Maryland political ad law violates First Amendment, coalition argues
A coalition of 17 media organizations, joined by the Reporters Committee for Freedom of the Press, is supporting arguments that a Maryland law regulating online political advertising violates the First Amendment.
Maryland’s Online Electioneering Transparency and Accountability Act was signed into law in 2019, prompted by concerns of online Russian interference related to the 2016 presidential election. The law requires anyone who publishes “political advertisements” online to keep intricate records of them and make detailed information about them publicly available within two days of their publication. Platforms that violate this law by hosting an ad without properly registering details about it would be subject to criminal penalties and injunctions without any notice, and would not be given an opportunity to object to them.
In a brief filed with the Fourth Circuit in support of a group of media organizations who have challenged the law, the media coalition argues that the state’s argument in support of the law is problematic for news organizations because it would diminish First Amendment protections for online speech.
“In a broader sense, the government is seeking to water down the level of First Amendment protection that applies to news organizations when they operate online,” explained Robert Corn-Revere, a partner at the law firm Davis Wright Tremaine who authored the brief.
The brief also notes the significant and adverse financial impact that the law will have on news organizations if they must comply with the disclosure requirements, noting that Google stopped accepting political advertisements in Maryland when the law went into effect.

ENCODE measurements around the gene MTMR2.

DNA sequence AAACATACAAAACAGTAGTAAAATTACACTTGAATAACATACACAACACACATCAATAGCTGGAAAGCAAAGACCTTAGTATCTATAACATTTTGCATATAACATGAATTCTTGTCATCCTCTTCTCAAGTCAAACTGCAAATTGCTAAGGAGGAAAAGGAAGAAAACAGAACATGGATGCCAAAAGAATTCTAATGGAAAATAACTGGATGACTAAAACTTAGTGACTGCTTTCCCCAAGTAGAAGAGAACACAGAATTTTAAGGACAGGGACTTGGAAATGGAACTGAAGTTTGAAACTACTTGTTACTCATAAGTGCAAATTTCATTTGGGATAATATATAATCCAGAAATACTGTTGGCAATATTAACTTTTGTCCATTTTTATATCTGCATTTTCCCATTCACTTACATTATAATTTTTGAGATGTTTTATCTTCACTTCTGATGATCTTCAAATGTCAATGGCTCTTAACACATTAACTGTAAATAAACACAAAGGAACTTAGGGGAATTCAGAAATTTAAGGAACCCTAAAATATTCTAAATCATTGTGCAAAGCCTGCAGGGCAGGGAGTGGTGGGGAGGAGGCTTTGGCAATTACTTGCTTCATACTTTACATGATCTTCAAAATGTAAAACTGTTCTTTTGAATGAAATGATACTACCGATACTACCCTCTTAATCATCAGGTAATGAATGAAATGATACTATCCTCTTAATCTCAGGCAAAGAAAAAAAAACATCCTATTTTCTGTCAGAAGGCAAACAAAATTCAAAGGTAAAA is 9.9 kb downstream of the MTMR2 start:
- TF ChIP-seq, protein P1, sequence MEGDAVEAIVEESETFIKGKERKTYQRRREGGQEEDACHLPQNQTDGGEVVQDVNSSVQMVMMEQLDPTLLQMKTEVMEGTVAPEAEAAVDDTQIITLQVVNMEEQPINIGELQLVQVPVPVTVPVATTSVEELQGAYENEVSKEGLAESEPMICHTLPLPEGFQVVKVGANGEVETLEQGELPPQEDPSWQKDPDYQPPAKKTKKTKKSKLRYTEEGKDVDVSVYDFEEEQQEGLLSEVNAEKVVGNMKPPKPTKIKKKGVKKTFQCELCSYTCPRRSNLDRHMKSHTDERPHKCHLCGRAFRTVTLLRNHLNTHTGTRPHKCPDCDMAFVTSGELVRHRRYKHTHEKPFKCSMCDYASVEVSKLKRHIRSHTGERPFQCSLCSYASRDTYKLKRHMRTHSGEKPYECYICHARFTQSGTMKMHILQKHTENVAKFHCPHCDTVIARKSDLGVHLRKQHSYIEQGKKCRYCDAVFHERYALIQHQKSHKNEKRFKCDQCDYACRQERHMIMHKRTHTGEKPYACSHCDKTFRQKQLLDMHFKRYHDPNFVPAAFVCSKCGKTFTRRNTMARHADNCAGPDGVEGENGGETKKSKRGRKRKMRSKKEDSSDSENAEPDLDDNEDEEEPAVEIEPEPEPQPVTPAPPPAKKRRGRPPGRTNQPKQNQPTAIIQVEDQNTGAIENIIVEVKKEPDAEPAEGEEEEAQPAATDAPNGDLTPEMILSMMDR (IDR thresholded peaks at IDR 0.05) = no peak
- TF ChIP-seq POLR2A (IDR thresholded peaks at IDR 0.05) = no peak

“The Act would be especially devastating to local and regional newspapers,” the brief states, emphasizing the financial burden smaller news outlets would incur in order to simply comply with the advertising reporting requirements.
Allocating staff time and financial resources to reporting advertisements could directly take away from the amount of journalism that the news organization can produce, Reporters Committee Staff Attorney Caitlin Vogus said. If news outlets were required to disclose publication-specific advertising information, it could also potentially compromise their competitive edge in the local news market.
The coalition argues that the law is more expansive than the issue it aims to resolve and that imposing its requirements on publishers, in addition to political candidates, makes it a “content-based regulation” that’s therefore subject to “strict scrutiny,” a legal test that requires the government to prove that a law serves a compelling interest and is narrowly tailored to serve that interest. The strict scrutiny test is difficult to overcome, Corn-Revere said, so many constitutionally-challenged laws that are subject to it are struck down.
A Maryland district court temporarily stopped the state from enforcing the law after The Washington Post, joined by a number of other news outlets that publish in Maryland and the Maryland-Delaware-D.C. Press Association, challenged its constitutionality. The state appealed, and the case is now before the Fourth Circuit appellate court.
Seeking to uphold the statute, the state makes no distinction between news publishers and politicians subjected to the law — arguing that the law must go through “intermediate scrutiny,” a lesser standard of legal review than strict scrutiny. While the coalition asserts that strict scrutiny is the correct standard the court should employ, it also argues that the state has not shown that the law would survive even the intermediate scrutiny test.
“The [District] Court concluded the Act could not even satisfy intermediate scrutiny, as it is both over-inclusive and under-inclusive,” the brief states. “[Appellants and their amici] fail to cite any case where a court has applied intermediate scrutiny and upheld a law compelling the press or any other neutral third-party to make election-related disclosures.”
The Reporters Committee regularly files friend-of-the-court briefs and its attorneys represent journalists and news organizations pro bono in court cases that involve First Amendment freedoms, the newsgathering rights of journalists and access to public information. Stay up-to-date on our work by signing up for our monthly newsletter and following us on Twitter or Instagram.